Water recreation benefits from reduced eutrophication in Finnish surface waters
Eutrophication has been commonly acknowledged as a typical problem of the Baltic Sea, but it is also emerging in Finnish inland waters. As municipal sources of nutrients have been addressed by enhancing waste water treatment, the pressure has focused to agriculture along with the adoption of the EU- Water Framework Directive, which aims to improve surface water quality to “good ecological status” by 2015. The implementation of the directive will likely affect water recreation behavior and benefits. In this study we modeled water recreation participation and water quality econometrically using a hurdle model for three activities: swimming, fishing and boating. In addition, we estimated the consumer surplus for a water recreation day using a travel cost approach. We found that close-to-home water quality affects swimming and fishing behavior positively, and that for a 1-meter improvement in water clarity, consumer surplus for swimmers would increase at a range between 32 to 97 million Euros, and for fishers by 43 to 130 million Euros. In comparison with previously estimated costs of decreasing agricultural nutrient flow to the Gulf of Finland, we found that net benefits may be positive.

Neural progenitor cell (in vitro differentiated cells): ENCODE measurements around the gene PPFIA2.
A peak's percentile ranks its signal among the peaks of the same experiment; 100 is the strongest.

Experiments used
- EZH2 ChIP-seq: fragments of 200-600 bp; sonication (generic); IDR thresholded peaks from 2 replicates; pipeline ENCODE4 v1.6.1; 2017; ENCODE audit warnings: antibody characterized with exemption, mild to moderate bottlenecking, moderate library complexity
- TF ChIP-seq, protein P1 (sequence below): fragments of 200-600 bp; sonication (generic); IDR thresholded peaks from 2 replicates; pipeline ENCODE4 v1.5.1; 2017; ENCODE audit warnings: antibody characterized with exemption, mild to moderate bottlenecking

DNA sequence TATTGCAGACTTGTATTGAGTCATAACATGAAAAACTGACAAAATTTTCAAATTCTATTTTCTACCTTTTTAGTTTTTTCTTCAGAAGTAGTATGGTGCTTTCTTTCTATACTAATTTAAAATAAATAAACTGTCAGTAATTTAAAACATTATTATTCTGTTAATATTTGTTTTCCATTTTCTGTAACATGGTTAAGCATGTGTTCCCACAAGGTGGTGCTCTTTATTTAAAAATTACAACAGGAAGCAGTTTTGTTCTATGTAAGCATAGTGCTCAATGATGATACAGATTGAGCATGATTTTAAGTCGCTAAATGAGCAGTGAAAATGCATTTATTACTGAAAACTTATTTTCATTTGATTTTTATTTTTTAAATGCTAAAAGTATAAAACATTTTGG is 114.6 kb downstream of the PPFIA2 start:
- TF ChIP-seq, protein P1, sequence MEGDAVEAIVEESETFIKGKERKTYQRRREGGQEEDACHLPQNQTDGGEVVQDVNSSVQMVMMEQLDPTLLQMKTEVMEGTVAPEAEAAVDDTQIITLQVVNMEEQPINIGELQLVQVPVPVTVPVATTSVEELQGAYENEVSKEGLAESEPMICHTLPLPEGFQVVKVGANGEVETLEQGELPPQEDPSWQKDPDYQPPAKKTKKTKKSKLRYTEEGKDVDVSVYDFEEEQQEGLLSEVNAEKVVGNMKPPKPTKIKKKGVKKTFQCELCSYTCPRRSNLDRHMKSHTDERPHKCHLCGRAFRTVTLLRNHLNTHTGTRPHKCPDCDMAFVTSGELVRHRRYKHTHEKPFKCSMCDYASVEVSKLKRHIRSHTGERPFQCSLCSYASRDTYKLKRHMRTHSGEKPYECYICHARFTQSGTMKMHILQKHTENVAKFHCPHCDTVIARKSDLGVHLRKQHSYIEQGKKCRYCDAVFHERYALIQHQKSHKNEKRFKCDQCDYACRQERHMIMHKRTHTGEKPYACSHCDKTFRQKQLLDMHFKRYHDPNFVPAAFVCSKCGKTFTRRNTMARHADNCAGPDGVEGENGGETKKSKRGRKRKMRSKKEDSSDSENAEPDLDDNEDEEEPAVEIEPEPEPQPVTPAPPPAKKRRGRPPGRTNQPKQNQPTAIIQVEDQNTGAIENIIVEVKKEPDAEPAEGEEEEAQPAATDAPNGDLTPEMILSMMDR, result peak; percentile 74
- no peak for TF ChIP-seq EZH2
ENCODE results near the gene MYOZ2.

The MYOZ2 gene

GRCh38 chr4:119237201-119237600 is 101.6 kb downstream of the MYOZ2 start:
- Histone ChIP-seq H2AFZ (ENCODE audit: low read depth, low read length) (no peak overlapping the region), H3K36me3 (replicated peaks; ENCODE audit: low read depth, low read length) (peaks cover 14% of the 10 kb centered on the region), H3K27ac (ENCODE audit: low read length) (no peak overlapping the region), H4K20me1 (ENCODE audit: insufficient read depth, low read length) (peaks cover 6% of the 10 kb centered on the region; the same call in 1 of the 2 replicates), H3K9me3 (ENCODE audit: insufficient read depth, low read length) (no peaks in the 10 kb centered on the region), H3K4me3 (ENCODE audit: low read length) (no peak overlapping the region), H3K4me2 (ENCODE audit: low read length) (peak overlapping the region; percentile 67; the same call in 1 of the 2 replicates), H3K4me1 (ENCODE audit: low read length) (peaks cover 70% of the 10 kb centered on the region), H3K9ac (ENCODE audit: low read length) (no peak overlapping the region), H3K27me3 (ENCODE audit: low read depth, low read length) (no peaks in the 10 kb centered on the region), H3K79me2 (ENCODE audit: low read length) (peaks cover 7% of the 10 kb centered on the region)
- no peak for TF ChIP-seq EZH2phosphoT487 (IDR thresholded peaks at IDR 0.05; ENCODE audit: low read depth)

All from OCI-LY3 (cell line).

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- Koikkalainen, Kauko & Laukkanen, Marita & Helin, Janne, 2006. "Abatement costs for agricultural nitrogen and phosphorus loads: a case study of South-Western Finland," Discussion Papers 11867, MTT Agrifood Research Finland.
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